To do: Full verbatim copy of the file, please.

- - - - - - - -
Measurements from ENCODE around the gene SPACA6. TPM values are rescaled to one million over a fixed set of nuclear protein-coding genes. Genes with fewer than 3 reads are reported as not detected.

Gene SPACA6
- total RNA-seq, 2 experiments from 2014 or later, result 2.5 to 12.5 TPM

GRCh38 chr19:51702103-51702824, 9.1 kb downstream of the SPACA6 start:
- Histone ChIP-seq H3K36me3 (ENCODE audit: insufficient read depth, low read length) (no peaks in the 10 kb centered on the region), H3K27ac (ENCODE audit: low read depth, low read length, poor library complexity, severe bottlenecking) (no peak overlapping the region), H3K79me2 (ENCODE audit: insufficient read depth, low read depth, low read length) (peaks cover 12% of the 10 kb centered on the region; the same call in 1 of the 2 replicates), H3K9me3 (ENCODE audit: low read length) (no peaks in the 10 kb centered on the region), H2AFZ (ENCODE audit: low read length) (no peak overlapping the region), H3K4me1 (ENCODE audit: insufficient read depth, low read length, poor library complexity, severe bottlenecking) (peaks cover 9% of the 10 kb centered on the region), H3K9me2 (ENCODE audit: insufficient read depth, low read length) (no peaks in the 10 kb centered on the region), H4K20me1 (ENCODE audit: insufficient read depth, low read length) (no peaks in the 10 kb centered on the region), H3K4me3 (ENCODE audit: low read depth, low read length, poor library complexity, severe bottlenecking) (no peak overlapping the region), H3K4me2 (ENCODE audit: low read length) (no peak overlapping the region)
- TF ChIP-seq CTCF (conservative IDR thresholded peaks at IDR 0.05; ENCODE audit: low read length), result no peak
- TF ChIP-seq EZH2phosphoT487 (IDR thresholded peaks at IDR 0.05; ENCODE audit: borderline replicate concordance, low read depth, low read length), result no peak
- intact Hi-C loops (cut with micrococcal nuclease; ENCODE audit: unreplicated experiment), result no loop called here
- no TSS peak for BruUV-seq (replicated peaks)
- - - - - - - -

Measurements from ENCODE around the gene SPACA6. TPM values are rescaled to one million over a fixed set of nuclear protein-coding genes. Genes with fewer than 3 reads are reported as not detected.

Gene SPACA6
- total RNA-seq, 2 experiments from 2014 or later, result 2.5 to 12.5 TPM

GRCh38 chr19:51702103-51702824, 9.1 kb downstream of the SPACA6 start:
- Histone ChIP-seq H3K36me3 (ENCODE audit: insufficient read depth, low read length) (no peaks in the 10 kb centered on the region), H3K27ac (ENCODE audit: low read depth, low read length, poor library complexity, severe bottlenecking) (no peak overlapping the region), H3K79me2 (ENCODE audit: insufficient read depth, low read depth, low read length) (peaks cover 12% of the 10 kb centered on the region; the same call in 1 of the 2 replicates), H3K9me3 (ENCODE audit: low read length) (no peaks in the 10 kb centered on the region), H2AFZ (ENCODE audit: low read length) (no peak overlapping the region), H3K4me1 (ENCODE audit: insufficient read depth, low read length, poor library complexity, severe bottlenecking) (peaks cover 9% of the 10 kb centered on the region), H3K9me2 (ENCODE audit: insufficient read depth, low read length) (no peaks in the 10 kb centered on the region), H4K20me1 (ENCODE audit: insufficient read depth, low read length) (no peaks in the 10 kb centered on the region), H3K4me3 (ENCODE audit: low read depth, low read length, poor library complexity, severe bottlenecking) (no peak overlapping the region), H3K4me2 (ENCODE audit: low read length) (no peak overlapping the region)
- TF ChIP-seq CTCF (conservative IDR thresholded peaks at IDR 0.05; ENCODE audit: low read length), result no peak
- TF ChIP-seq EZH2phosphoT487 (IDR thresholded peaks at IDR 0.05; ENCODE audit: borderline replicate concordance, low read depth, low read length), result no peak
- intact Hi-C loops (cut with micrococcal nuclease; ENCODE audit: unreplicated experiment), result no loop called here
- no TSS peak for BruUV-seq (replicated peaks)